Topics wrote last week about the famous Beatles song, Yellow Submarine.
We were amusing ourselves with a discussion about the song’s meaning.
Was it about a mental asylum or some kind of marijuana metaphor?
Paul McCartney set us straight, contacting Topics to assert that he was sick and tired of having to answer questions about the meaning of his songs, especially Yellow Submarine.
The truth is, he didn’t really contact us. But it’d be pretty cool if he did. It’d be even cooler if John Lennon contacted us. That’s crossing the line a bit, isn’t it?
Here at Topics, we’ve also been calling for stories about Aussies overseas.
Former NBN news anchor Ray Dineen killed two birds with one stone, sending us a story about a yellow submarine and an overseas trip.
He and wife Cheryl saw this yellow submarine outside the Oceanographic Museum in Monte Carlo.
“The display is right near the Octopus's Garden,” Ray said.
Of course it is. There was no word on whether any strawberry fields were nearby.
Anyhow, it turns out that the museum’s yellow submarine was once used by Jacques Cousteau. And apparently it was built in 1966, the same year the Beatles song was released.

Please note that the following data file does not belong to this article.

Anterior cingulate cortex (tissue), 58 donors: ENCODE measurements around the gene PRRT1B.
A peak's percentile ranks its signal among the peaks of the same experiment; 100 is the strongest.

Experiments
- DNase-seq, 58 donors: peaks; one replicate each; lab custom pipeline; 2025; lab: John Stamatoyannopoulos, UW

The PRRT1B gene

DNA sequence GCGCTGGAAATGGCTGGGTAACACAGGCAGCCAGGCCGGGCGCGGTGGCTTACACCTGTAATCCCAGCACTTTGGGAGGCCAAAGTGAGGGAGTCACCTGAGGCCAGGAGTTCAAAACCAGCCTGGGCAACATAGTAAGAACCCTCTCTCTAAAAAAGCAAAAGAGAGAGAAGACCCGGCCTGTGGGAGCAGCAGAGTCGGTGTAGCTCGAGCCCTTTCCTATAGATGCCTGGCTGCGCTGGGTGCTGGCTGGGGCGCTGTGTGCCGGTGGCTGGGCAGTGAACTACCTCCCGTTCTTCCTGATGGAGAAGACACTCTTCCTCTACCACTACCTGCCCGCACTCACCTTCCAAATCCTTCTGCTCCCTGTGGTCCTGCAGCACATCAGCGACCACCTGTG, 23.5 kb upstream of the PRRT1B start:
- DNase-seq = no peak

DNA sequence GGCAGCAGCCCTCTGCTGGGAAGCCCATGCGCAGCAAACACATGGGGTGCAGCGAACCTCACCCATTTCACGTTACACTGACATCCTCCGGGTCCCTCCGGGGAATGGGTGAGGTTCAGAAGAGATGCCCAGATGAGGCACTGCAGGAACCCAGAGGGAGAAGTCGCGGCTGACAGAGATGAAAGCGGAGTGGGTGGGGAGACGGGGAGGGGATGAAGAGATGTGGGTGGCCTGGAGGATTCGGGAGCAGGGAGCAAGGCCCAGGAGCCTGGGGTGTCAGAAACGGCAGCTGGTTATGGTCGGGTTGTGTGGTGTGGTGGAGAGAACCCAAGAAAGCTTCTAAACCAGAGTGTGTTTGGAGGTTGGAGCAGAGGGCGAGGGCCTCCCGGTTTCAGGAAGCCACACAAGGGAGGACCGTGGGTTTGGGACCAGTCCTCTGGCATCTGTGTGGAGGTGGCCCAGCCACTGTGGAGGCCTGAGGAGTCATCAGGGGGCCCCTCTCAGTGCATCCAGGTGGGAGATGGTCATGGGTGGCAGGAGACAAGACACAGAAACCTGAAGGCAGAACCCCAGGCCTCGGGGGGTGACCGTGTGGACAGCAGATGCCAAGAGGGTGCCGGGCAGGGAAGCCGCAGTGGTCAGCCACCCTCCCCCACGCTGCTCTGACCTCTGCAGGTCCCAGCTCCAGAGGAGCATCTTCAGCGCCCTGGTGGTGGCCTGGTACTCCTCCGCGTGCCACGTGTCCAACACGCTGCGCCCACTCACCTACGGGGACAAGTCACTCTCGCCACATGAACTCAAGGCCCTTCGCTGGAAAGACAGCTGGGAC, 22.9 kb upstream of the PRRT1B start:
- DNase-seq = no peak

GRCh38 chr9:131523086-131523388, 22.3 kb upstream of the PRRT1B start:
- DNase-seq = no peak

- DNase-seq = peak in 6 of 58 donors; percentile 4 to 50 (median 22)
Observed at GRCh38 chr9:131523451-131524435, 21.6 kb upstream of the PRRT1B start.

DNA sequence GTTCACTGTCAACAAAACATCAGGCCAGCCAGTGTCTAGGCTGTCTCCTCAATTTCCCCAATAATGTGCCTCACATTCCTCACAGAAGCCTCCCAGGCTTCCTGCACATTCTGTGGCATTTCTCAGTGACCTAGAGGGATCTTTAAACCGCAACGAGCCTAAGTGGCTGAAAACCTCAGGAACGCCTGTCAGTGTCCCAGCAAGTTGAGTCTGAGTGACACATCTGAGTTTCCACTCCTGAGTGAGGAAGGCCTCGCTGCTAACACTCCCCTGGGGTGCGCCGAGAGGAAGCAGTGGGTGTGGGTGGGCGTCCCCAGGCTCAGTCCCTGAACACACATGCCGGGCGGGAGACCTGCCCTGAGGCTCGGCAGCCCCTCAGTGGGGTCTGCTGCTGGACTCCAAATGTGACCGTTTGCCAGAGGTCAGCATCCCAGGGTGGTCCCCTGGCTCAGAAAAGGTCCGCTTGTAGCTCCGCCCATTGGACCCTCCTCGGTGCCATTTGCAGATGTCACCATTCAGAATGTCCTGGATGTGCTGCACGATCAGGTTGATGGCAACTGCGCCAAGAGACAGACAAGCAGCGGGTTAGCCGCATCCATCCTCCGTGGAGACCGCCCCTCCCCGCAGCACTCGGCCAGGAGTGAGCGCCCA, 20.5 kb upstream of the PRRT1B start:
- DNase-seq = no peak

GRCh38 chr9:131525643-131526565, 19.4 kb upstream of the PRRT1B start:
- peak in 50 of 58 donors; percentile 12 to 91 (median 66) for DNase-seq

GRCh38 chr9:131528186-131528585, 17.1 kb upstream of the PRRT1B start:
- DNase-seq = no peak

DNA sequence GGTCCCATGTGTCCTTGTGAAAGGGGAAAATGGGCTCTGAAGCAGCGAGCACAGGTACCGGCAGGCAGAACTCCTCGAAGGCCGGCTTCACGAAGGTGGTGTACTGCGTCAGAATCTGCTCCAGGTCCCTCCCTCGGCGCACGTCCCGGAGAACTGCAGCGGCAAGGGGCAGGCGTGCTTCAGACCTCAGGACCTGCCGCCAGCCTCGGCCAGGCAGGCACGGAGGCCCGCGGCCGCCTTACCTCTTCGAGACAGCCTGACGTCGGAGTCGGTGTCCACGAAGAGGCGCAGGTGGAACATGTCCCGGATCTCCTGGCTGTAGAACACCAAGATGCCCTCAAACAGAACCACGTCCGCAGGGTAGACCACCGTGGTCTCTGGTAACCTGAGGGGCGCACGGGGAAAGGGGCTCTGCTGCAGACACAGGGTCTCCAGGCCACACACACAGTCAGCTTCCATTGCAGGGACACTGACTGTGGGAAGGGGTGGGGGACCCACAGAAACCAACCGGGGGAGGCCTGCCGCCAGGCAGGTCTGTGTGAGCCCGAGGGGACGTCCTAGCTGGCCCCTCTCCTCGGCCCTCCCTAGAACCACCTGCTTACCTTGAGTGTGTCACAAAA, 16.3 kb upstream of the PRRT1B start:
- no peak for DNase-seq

Is this somehow linked to the meaning of the song? Sorry Paul, we can’t help it.
Send your stories of Aussies overseas to email@example.com.
Brushes with Fame
Kahibah’s Daphne Hughes said she entered a competition many years ago for a chance to meet Howard Keel.
“He had been my screen idol in the 1950s, especially in Annie Get Your Gun, singing The Girl That I Marry,” Daphne said.
“As luck had it I won.”
She took along an LP cover of Seven Brides for Seven Brothers, which was a musical that also starred Keel.
When she arrived, she was escorted to his dressing room.
“After a hearty introduction, we spent about 15 minutes chatting and he autographed the record cover,” she said.
“He was a lot older, but definitely hadn't lost any of his charm.”
Send your stories of brushes with fame to firstname.lastname@example.org.
Tea with the Queen
Back in the 1960s, Waratah West’s Fred Saunders was a member of the Newcastle Ship Lovers Society.
He recalled that one of the society’s members had a cousin who had been married to Howard Hughes.
Hughes was a famous pilot, film director and businessman.
That’s a nice little brush with fame, Fred. And whoever this woman was, she was in good company.
The women in Hughes’s life over the years included Katherine Hepburn, Rita Hayworth, Marilyn Monroe, Ginger Rogers, Joan Crawford, Bette Davis, Gina Lollobrigida, Elizabeth Taylor, Lana Turner, Olivia de Havilland, Ava Gardner, Jane Greer, Jean Harlow and many many more.
Fred told us another story about a friend who was originally from Canada.
Back in the early 1950s, when The Queen and Duke of Edinburgh were visiting Canada, they asked to see a real Canadian farm.
“His parents’ farm was chosen,” Fred said.
“The royals wanted nothing done to the farm, they wanted to see it as it was. The only thing that happened was a dry driveway was put down to get to the farm.
“He has a photo album of the visit, with him as a 19- or 20-year-old. The Queen even had afternoon tea there. Now that is a brush with celebrities.”